Art-punks and Queens natives Unstoppable Death Machines are set to release their first full-length, We Come In Peace on August 21. It’s their most definitive artistic statement thus far; somehow managing to contain the Machines’ unrelenting spontaneous outbursts in a fourteen-track LP. We’re honored to present their album-release party at XPO 929 on Saturday with our good friend Kristina Tequila (it also features an incredible authentic punk undercard with Filthy Savage, The Psyched, Eula, Big Ups, The Numerators and Yeah Well Whatever.)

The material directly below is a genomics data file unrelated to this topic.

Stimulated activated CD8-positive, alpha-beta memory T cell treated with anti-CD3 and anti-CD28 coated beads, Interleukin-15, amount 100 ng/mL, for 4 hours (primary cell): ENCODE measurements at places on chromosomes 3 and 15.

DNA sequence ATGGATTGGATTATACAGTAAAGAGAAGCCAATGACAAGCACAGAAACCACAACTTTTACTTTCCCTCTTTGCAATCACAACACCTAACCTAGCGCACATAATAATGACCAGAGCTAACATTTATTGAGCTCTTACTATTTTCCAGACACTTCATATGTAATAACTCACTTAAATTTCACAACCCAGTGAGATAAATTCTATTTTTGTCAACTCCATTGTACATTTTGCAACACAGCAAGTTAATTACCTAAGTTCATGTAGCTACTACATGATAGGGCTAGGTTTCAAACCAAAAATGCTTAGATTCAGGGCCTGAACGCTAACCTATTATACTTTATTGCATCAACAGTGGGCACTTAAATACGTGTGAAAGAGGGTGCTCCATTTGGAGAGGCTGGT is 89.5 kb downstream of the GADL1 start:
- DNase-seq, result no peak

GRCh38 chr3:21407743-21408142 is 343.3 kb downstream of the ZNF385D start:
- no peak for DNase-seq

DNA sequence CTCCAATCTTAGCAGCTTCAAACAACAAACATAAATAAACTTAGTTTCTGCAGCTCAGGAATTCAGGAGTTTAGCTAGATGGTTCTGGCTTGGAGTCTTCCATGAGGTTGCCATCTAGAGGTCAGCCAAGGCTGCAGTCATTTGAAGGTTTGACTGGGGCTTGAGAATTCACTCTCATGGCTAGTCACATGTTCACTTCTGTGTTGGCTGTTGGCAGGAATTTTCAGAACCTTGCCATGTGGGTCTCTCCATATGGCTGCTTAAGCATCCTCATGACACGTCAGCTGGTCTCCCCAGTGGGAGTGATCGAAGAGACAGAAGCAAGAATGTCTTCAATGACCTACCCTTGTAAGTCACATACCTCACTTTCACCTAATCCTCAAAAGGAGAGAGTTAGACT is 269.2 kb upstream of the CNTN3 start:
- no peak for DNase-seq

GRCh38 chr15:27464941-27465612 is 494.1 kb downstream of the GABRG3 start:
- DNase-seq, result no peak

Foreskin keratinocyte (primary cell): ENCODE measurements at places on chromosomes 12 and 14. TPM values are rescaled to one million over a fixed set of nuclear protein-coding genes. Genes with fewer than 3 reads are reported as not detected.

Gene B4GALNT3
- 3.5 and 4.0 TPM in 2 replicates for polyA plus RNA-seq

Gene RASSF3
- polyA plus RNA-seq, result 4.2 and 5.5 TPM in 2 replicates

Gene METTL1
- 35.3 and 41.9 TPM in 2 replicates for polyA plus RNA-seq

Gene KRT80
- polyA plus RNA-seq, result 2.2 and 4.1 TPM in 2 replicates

Before that, I sat down with one half of the Unstoppable Death Machines, Michael Tucci, to discuss his band’s latest work, their touring schedule, DIY venues and the chaotic nature of their live show.
Peter Rittweger – Your full-length, We Come In Peace is coming out on August 21, could you tell me a little about the recording process?
Michael Tucci – It was recorded half in Nashville at our friend Andy’s Putnam’s house and the other half we recorded in Brooklyn in our studio. We compiled the two sessions together and just made it a full-length. We took the fourteen songs, because that was what would fit on the actual vinyl and just put it together that way.
PR – So you didn’t plan on it being a full-length?